It is important to note that prior to European contact, Native American groups did not generally produce art for its own sake. Objects, often utilitarian in function, were adorned with symbolic elements drawn from their daily lives or cosmologies. In other instances minute differences in design motifs on clothing or residential structures served as differentiating mechanisms, rendering the identity of the group immediately apparent to knowledgeable outsiders. Standards of beauty, to the extent that they were considered at all, were based on traditional notions, not on innovation or experimentation away from the cultural norm.
With the coming of European populations and the devastation of Native American cultures, artifacts were avidly sought for museum and private collections. That early collectors attributed great value to often mundane objects almost certainly struck historic Native Americans as odd, so that when the articles were not stolen outright they were usually acquired by buyers at "bargain" rates. This has provoked numerous conflicts in recent years as Native Americans become increasingly vocal in calling for the return of museum items symbolizing their cultural heritage. In recent years the abject poverty of surviving Native American populations, combined with the growing demand for artisans' commodities in industrialized countries, has stimulated the emergence of increasing numbers of North American native artisans. Art has thus become a cottage industry serving tourist markets as well as demand by more discriminating collectors. Among the most sought-after articles are works of jewelry, Eskimo sculpture, as well as the textiles and ceramics of the Southwestern groups.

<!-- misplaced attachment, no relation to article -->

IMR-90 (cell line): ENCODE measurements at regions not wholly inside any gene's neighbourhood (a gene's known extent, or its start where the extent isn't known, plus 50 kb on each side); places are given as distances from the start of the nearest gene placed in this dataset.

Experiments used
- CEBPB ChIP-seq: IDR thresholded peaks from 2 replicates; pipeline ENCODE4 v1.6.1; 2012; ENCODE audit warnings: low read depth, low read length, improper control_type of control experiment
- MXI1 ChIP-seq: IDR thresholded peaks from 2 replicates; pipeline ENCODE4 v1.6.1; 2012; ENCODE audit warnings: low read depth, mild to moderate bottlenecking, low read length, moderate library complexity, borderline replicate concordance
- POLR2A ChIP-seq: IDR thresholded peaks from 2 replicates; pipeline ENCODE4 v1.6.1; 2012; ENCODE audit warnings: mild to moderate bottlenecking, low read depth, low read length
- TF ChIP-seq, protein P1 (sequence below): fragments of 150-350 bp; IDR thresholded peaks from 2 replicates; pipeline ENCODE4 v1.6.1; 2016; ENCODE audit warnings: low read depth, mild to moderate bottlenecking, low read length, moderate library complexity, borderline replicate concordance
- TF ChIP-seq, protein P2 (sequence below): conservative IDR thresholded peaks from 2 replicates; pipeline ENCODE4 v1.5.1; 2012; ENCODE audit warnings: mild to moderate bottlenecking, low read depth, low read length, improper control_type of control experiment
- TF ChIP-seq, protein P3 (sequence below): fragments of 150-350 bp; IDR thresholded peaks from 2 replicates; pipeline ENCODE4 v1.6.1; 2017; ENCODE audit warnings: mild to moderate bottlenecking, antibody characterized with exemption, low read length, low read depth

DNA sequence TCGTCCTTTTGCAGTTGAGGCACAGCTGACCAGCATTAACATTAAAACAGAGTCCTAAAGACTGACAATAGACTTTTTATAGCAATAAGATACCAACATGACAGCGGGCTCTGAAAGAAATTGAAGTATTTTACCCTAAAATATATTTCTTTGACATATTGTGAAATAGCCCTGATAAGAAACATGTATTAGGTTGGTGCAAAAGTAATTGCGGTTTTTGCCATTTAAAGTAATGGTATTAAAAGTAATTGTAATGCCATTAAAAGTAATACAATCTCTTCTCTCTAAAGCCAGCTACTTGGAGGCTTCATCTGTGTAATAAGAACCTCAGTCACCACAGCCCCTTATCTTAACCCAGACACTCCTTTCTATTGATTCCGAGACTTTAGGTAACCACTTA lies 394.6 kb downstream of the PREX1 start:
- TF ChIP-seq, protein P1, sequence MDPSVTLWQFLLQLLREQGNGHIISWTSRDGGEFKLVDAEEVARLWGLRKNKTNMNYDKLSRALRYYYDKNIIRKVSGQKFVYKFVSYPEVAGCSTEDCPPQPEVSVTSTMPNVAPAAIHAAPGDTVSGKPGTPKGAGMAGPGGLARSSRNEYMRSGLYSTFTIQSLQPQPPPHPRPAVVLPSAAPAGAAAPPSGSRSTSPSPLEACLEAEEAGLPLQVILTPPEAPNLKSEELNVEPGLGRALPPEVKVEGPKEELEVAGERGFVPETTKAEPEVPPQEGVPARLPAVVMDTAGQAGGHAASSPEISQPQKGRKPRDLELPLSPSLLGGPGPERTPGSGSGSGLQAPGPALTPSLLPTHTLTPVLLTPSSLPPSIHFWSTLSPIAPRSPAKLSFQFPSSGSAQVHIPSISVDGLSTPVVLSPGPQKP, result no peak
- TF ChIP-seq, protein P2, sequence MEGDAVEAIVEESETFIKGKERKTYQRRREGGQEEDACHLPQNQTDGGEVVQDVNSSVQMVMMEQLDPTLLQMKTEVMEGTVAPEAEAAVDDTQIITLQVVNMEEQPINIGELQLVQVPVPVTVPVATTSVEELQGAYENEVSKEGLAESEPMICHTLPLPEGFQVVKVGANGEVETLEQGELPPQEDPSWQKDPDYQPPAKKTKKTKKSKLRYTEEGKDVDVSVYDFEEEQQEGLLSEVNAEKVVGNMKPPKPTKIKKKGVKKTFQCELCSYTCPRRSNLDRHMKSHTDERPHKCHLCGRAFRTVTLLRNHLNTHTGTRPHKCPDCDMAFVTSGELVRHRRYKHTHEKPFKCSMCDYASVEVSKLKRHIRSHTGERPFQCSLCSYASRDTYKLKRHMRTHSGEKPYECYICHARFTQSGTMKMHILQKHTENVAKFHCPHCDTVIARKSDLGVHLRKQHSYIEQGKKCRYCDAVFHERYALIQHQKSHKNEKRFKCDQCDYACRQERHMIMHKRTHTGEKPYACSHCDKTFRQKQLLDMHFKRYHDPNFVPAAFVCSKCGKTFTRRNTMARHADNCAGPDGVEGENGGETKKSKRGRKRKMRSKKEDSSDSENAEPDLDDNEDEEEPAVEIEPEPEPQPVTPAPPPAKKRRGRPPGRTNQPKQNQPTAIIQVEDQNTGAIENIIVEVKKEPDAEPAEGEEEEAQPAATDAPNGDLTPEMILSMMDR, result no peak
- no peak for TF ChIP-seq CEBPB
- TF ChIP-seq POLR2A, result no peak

The Columbia Electronic Encyclopedia, 6th ed. Copyright © 2012, Columbia University Press. All rights reserved.